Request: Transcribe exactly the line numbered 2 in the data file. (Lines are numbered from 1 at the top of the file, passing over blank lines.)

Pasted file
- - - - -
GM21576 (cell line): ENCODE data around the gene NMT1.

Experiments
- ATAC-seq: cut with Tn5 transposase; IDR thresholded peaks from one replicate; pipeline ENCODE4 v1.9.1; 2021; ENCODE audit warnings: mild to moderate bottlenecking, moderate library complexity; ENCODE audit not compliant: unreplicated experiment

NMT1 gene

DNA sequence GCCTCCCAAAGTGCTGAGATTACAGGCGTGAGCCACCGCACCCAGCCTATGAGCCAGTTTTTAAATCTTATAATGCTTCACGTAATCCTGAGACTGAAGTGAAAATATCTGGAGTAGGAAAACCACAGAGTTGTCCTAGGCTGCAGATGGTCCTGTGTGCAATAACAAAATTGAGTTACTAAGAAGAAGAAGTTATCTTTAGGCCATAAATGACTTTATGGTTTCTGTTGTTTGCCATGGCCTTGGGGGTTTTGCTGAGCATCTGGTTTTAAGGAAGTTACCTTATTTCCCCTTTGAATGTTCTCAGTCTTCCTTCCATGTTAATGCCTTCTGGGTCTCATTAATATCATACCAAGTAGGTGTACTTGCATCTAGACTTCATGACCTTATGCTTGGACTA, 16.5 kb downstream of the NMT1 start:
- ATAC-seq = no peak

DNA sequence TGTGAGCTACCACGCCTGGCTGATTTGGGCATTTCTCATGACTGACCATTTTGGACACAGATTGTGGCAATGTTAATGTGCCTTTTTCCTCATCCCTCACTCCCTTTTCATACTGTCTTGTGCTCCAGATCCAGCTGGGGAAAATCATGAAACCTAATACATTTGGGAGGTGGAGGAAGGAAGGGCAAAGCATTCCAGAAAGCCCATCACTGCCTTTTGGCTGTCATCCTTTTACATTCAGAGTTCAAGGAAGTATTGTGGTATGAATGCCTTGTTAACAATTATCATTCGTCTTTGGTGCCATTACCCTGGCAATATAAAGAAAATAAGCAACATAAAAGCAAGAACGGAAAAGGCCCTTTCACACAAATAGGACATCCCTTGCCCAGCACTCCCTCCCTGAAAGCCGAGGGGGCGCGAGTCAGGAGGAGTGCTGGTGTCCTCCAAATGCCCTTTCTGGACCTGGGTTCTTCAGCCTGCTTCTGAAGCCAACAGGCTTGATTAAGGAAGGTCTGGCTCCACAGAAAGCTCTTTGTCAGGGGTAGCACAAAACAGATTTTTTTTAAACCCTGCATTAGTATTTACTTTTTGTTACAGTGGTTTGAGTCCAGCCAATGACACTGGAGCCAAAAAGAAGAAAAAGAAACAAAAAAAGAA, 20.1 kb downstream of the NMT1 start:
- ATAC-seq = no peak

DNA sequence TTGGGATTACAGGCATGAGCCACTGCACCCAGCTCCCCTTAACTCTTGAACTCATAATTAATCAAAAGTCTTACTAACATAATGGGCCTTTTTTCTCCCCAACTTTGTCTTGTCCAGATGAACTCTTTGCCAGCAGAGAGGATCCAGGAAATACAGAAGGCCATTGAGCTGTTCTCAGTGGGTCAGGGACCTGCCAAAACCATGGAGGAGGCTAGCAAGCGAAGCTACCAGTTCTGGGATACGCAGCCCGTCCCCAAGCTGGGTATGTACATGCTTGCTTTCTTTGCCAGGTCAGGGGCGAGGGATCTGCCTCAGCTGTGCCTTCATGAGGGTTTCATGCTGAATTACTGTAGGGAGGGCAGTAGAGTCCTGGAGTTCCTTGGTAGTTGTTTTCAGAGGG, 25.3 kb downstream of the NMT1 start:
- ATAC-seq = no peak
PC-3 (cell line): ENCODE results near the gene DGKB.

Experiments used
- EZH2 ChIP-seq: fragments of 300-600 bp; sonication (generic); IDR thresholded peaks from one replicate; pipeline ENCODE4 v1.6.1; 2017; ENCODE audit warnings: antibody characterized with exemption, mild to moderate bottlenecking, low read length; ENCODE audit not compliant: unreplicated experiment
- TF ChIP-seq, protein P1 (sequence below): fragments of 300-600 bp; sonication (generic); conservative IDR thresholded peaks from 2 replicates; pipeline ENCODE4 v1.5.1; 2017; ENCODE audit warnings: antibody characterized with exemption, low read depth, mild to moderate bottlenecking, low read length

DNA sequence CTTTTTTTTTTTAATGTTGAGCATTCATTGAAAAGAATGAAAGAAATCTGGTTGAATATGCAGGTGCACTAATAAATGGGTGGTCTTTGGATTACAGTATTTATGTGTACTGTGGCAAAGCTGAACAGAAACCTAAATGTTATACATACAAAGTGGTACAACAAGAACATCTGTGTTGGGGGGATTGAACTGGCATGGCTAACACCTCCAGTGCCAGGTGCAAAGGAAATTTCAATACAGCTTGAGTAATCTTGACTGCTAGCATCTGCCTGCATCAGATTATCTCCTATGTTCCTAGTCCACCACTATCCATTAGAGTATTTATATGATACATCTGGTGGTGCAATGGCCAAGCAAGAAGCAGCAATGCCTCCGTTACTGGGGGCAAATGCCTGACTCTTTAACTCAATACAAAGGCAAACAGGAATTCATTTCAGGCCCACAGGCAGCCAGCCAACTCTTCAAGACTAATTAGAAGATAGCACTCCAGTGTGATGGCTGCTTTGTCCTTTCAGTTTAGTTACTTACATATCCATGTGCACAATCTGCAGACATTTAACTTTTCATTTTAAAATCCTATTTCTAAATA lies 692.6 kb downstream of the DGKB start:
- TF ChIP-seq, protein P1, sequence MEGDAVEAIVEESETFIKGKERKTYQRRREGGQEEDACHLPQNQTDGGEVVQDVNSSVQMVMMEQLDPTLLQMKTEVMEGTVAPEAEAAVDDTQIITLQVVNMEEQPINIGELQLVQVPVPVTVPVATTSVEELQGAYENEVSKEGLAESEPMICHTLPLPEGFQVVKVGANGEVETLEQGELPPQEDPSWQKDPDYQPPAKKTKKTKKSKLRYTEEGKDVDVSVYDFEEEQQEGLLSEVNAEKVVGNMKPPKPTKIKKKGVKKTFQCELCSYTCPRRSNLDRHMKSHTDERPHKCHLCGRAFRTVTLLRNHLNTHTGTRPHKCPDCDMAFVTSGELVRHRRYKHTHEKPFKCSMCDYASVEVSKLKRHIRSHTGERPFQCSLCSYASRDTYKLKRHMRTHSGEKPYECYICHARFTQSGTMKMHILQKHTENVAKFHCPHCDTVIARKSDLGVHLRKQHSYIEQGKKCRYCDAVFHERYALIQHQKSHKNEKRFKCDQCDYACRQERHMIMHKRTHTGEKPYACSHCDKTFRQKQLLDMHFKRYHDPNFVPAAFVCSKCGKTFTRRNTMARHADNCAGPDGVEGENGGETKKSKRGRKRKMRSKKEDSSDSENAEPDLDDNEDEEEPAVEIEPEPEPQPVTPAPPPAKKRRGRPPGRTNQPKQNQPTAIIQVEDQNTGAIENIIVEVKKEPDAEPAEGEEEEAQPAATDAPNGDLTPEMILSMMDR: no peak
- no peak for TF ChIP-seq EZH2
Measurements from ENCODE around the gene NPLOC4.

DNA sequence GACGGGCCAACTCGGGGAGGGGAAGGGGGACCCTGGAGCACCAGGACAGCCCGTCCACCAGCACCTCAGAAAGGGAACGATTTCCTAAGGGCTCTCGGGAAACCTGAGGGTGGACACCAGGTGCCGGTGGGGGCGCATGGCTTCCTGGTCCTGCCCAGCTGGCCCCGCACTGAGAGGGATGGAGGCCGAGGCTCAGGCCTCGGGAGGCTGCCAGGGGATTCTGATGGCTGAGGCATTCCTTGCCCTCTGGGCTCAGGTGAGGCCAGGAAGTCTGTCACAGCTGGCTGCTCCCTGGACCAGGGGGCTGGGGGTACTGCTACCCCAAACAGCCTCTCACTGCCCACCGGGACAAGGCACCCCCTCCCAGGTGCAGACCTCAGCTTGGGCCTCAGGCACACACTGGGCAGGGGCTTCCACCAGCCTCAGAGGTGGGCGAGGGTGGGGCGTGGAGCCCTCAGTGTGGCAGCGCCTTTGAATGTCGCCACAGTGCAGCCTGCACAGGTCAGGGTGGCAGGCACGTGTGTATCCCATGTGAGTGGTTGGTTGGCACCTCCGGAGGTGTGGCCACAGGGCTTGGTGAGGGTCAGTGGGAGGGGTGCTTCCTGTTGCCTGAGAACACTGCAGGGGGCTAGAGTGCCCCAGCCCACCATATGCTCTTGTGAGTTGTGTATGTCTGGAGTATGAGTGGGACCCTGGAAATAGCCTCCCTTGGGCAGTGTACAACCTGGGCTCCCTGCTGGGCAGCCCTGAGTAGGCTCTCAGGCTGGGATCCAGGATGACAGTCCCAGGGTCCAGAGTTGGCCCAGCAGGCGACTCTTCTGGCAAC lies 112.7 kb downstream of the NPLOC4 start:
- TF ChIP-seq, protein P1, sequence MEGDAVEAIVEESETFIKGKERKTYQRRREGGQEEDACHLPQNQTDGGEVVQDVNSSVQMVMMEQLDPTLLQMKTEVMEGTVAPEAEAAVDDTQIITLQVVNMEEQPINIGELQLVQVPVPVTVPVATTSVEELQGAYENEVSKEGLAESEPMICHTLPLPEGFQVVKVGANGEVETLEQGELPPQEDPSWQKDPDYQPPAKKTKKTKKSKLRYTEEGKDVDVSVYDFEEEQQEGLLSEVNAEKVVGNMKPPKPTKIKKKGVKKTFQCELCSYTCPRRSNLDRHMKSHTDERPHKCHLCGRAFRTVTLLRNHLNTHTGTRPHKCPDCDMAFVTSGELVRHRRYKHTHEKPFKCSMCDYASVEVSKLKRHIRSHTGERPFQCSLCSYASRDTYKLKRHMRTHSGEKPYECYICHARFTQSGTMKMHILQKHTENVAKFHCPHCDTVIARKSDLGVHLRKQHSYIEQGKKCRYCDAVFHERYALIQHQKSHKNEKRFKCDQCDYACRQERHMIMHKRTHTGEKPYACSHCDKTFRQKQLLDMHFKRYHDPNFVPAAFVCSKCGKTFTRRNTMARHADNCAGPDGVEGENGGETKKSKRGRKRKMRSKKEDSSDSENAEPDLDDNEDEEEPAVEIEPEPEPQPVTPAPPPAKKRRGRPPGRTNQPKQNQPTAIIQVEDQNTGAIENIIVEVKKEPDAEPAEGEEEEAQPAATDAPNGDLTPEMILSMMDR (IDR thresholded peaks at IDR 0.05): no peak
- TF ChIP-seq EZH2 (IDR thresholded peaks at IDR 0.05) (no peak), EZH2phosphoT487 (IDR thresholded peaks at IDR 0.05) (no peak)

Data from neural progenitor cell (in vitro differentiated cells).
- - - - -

Experiments